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The battle between big drugstore chains and the Ontario government over low-cost generic drugs is escalating.
The Ontario government has decided to seek leave to appeal a court decision earlier this month that gave Shoppers Drug Mart Corp. (SC-T) and rival Katz Group, which runs Rexall store, the green light to launch their own private-label generic prescription drugs.
The drugstore chains want to roll out their own store-brand generic drugs as a way to offset an estimated $750 million that they lost last summer when Ontario outlawed the professional allowances – or rebates – that generic drug companies gave to pharmacies in exchange for stocking their products.
The drugstores view private labels as a way to recapture lost profit because they can save money in the production and distribution of the lines.
Nevertheless, Ontario Health Minister Deb Matthews is concerned that the savings should benefit Ontario consumers.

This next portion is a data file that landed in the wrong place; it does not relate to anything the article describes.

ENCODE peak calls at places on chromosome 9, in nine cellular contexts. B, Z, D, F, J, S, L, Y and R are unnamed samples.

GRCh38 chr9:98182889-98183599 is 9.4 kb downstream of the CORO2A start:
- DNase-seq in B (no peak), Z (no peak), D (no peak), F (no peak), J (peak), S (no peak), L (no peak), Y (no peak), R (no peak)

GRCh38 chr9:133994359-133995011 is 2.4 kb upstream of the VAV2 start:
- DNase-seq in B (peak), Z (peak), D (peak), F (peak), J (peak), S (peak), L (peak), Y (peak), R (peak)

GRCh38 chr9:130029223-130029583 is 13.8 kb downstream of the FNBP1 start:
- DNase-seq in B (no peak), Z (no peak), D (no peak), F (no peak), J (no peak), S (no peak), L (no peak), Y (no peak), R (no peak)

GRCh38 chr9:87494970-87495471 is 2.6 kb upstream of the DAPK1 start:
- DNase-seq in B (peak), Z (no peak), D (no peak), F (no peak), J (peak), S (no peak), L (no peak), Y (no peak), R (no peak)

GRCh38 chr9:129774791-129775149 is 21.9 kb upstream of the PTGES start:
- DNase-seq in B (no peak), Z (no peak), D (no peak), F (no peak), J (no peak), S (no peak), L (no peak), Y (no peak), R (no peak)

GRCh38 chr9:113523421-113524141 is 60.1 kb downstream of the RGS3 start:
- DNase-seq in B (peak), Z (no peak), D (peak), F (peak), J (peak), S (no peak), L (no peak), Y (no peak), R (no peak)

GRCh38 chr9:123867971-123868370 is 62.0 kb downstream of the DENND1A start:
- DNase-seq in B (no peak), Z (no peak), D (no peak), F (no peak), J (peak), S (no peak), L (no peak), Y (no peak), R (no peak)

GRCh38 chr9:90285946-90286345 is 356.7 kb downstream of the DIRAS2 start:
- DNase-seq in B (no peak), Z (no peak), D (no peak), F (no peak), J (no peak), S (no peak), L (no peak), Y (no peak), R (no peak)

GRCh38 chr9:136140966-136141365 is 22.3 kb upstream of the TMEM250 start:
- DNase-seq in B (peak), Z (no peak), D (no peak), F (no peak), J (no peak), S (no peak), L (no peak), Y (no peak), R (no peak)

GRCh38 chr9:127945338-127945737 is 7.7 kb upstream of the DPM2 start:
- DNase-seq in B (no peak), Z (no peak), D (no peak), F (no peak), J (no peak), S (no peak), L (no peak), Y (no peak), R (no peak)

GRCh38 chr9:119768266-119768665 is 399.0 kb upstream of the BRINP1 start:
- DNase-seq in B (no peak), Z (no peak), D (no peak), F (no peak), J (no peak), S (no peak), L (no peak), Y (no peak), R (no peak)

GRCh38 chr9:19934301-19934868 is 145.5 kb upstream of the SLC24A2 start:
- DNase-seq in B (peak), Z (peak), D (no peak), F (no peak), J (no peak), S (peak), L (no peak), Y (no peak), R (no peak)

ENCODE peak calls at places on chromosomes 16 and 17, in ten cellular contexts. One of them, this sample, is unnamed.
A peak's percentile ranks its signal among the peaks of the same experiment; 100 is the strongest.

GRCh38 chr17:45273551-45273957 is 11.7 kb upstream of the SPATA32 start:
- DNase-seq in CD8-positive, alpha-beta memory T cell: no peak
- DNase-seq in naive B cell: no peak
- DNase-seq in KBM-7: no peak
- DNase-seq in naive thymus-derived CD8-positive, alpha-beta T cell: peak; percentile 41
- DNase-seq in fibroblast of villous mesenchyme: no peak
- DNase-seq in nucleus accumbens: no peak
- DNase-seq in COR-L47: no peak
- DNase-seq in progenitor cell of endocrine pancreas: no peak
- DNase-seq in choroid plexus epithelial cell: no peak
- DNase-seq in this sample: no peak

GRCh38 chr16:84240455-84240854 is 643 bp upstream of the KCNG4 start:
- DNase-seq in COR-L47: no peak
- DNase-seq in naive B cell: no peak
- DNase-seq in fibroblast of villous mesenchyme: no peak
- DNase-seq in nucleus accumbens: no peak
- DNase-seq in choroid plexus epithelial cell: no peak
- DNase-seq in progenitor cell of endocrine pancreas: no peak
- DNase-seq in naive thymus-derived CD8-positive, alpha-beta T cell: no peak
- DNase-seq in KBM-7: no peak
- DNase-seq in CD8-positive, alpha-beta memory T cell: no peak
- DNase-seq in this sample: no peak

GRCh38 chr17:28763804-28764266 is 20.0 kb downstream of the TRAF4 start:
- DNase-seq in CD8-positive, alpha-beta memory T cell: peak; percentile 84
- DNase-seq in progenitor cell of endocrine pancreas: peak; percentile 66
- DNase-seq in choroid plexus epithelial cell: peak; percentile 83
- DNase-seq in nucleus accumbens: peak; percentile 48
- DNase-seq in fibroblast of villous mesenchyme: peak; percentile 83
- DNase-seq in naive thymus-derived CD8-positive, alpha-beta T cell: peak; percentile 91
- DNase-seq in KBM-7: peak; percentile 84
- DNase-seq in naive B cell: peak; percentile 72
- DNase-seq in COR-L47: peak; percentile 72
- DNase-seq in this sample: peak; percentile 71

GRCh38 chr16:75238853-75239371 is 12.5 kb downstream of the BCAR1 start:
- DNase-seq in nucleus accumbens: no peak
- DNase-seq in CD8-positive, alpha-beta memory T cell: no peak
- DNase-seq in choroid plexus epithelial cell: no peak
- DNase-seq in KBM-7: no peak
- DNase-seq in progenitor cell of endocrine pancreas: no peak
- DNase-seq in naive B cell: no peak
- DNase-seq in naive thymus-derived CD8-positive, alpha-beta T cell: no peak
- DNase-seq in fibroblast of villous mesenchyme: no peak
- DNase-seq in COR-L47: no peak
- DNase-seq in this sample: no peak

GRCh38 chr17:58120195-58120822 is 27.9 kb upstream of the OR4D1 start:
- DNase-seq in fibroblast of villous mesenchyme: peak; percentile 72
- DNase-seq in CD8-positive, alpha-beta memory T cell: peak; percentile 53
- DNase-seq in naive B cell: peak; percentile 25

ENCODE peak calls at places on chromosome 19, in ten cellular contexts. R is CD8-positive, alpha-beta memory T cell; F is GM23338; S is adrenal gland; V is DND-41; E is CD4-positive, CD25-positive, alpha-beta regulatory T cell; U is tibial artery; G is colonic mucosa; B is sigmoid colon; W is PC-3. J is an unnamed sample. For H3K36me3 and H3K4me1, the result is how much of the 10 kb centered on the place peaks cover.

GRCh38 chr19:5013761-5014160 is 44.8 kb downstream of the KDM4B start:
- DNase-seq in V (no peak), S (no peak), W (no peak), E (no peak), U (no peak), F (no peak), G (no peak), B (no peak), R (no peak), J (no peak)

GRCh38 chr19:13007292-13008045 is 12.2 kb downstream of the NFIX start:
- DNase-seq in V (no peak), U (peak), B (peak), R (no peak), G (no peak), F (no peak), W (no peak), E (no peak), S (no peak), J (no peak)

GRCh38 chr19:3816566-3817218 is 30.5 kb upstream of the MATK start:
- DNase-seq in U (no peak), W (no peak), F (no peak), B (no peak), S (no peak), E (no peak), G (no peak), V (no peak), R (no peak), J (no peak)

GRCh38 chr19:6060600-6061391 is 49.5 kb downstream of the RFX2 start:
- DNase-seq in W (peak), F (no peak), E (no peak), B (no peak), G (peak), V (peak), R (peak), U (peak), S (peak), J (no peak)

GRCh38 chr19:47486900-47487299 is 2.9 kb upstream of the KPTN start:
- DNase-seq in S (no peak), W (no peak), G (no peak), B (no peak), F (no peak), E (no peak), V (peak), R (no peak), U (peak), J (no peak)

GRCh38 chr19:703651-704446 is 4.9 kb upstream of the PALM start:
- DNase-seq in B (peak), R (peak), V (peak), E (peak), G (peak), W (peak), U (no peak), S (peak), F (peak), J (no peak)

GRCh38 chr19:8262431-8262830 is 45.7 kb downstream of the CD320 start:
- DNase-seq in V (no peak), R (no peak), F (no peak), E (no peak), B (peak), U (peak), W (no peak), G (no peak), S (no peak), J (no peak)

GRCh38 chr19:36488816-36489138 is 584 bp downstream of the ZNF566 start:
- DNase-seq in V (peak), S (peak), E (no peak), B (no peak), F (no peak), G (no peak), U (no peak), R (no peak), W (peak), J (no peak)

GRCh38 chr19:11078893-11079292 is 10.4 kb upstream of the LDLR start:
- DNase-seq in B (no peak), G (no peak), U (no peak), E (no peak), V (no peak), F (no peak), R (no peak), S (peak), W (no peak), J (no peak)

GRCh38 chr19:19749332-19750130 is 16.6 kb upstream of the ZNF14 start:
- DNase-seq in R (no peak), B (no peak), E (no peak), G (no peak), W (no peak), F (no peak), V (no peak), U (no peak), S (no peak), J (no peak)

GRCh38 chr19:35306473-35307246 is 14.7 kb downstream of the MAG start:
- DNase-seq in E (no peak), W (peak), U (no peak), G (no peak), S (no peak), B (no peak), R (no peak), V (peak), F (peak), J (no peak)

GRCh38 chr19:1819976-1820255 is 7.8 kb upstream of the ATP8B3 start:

“Last spring, our government successfully managed to bring down the cost of generic drugs for all Ontarians,” Matthews said in an e-mail statement today. “We knew Ontarians were paying too much for these drugs, so we eliminated professional allowances – unaccountable fees paid by generic manufacturers to pharmacies that were inflating the cost of generic drugs – and brought prices down.
“We’re using the money we saved to improve health care for Ontarians and add more drugs to Ontario’s formulary. Private labelling does not benefit Ontarians and that’s why, today, I am continuing to stand on the side of Ontario taxpayers and patients.”
Last year’s drug reforms slashed the price of generic prescriptions in half, to 25 percent of the price of its branded equivalent from 50 percent previously.